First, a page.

Tanner: My folks divorced when I was three. They both remarried and my stepfather was in the Navy. We immediately moved from our house in Monterey, CA, to Scotland (I was 9 and didn't know where Scotland was on a map). We lived there for four years. This is where I started driving: on the country roads around our town of 49 people. Police never came out to our area so I took the family VW bus and right-hand-drive Fiesta (ironically) often until we moved back to Napa, CA when I was 13. I battled it out in RC cars for the longest three years of my life until I finally was licensed to drive at 16. That’s about all I remember.
Speedhunters: Tanner, at what point in your life did you realize racing was your future? – Jared Holley
Tanner: I was just out of college and making a slim living coaching people at the track. The guys I coached were usually ‘gentleman racers’ so the fact that I didn’t know much didn’t seem to matter. I just came up with four or five different ways to say, “accelerate earlier” and “brake later.” Seemed to do the trick. This system made just enough to pay for my race weekend and not enough for a hotel so my trusty F-250 was my hotel for the first few years of racing. My parents (like most would) wondered when the hell I was going stop playing and get a real J-O-B. It didn't phase me. I had the scent at that point and had heard instructors could make decent money doing coaching at automotive marketing events. Once I established a base income doing that while also learning about the racing world, I knew I wasn't turning around.
Speedhunters: To become a Top Gear presenter is quite an honor. How did this come about?
Tanner: I was asked to audition for the NBC pilot, things worked out and we had a blast shooting it. When History went into production with their episodes my name was already in the mix so I was lucky enough to audition again. Through the process I met a lot of the people responsible for the British show we know and love: The UK cast, producers and directors and yes, it’s truly an honor to be working on such an iconic show.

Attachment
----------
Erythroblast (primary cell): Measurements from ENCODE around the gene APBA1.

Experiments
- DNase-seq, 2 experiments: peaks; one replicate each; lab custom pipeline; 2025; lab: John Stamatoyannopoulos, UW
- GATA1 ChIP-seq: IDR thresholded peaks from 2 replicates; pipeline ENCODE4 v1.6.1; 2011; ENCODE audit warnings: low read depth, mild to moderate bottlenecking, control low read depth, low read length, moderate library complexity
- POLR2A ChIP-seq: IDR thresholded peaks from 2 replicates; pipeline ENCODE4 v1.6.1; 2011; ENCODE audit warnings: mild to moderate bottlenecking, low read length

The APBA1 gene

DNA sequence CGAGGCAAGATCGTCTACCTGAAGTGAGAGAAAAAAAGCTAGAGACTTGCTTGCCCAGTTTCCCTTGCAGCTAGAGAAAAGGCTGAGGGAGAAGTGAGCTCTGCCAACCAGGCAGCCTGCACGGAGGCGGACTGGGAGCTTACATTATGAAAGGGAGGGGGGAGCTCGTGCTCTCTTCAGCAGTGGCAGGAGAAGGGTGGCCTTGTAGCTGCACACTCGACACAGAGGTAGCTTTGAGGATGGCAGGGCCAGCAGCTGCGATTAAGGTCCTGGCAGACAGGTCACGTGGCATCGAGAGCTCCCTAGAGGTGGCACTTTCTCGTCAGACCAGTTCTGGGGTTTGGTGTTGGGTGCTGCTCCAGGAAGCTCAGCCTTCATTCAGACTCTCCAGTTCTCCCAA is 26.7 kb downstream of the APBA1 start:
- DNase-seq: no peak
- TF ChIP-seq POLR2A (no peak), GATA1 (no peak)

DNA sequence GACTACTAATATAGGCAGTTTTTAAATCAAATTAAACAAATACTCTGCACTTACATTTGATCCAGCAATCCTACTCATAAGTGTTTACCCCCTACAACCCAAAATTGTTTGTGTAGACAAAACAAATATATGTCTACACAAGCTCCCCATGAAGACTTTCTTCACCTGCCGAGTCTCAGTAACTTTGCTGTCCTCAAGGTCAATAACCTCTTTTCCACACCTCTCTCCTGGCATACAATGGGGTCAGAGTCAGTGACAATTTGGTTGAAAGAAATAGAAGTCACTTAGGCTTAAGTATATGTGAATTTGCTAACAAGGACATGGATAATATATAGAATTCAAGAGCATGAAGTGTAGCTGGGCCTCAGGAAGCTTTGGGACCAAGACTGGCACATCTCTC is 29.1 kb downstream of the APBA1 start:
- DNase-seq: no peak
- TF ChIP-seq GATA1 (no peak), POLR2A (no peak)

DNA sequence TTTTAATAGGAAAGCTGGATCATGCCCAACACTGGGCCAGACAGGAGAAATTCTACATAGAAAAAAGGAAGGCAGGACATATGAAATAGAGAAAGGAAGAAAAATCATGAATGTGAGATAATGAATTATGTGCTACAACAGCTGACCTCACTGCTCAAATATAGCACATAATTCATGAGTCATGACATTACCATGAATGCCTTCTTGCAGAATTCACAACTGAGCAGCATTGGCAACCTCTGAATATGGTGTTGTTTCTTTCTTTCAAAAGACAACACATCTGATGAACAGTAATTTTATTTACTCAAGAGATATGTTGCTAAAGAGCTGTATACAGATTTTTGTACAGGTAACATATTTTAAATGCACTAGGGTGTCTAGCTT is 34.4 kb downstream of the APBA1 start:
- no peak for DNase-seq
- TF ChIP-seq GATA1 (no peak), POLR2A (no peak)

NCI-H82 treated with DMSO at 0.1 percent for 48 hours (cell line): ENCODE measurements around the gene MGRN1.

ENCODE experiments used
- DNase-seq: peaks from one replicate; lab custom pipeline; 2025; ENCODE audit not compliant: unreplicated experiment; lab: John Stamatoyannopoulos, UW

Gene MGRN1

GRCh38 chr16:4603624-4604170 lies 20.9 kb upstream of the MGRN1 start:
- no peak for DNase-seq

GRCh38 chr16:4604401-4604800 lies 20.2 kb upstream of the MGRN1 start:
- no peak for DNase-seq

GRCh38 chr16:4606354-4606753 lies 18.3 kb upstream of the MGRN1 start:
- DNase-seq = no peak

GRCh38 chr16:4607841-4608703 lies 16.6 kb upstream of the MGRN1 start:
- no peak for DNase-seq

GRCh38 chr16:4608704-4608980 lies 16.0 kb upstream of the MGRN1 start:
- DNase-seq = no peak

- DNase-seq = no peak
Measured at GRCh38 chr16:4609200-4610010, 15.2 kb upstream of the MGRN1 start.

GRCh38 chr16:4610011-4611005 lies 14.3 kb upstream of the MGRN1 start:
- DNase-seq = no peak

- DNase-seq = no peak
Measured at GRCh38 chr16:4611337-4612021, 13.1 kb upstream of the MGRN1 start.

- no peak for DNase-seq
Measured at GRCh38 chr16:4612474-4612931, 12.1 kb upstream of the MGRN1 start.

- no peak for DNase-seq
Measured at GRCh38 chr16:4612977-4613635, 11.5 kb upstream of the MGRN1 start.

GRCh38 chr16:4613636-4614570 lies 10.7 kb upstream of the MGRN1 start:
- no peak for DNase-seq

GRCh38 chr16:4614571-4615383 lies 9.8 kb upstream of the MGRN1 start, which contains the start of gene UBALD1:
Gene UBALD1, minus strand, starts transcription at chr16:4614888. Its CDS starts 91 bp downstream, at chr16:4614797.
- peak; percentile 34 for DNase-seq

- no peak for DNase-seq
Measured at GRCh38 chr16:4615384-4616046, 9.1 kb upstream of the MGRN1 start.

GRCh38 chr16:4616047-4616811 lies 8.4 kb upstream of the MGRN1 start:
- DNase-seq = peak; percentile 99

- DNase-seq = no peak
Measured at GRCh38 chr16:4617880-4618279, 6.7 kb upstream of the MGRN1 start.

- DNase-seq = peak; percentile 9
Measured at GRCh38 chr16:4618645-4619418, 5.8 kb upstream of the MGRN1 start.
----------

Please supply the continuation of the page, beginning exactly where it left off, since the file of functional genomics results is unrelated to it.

Speedhunters: Top Gear is a program that is more about the chemistry between the presenters than a car show, do you feel that Top Gear USA has this chemistry yet?
Tanner: I’m not sure that original Top Gear started out 15 years ago knowing that the chemistry was the key; it started out as a car show. We have a head start with the US version because guys like Andy Wilman and Clarkson have discovered a formula over the years that makes for a great show about three guys: It just happens to revolve around the automotive world. Even with that head start we are clearly finding our feet and it’s working out really well. As three car guys you’d think we’d have a lot of similarities in our opinions but I can honestly say that I genuinely don’t understand what could possibly be going on inside Rutledge's and Adam's heads sometimes.
Speedhunters: Being hungry is a huge part of being successful. How hungry are you and will you ever be full?
Tanner: I’ve been going seven days a week for more than eight months with hardly a break and it still doesn’t feel like work. I’m constantly amazed at how resilient the human psyche can be when a little fun is mixed in. But I’ll admit there’s a bit of grey sneaking in under the hat.
Speedhunters: What's your alcoholic drink of choice? – Jeremy Lee
Tanner: Jack and Coke
Speedhunters: What is your favorite form of racing and why? – Justin Moore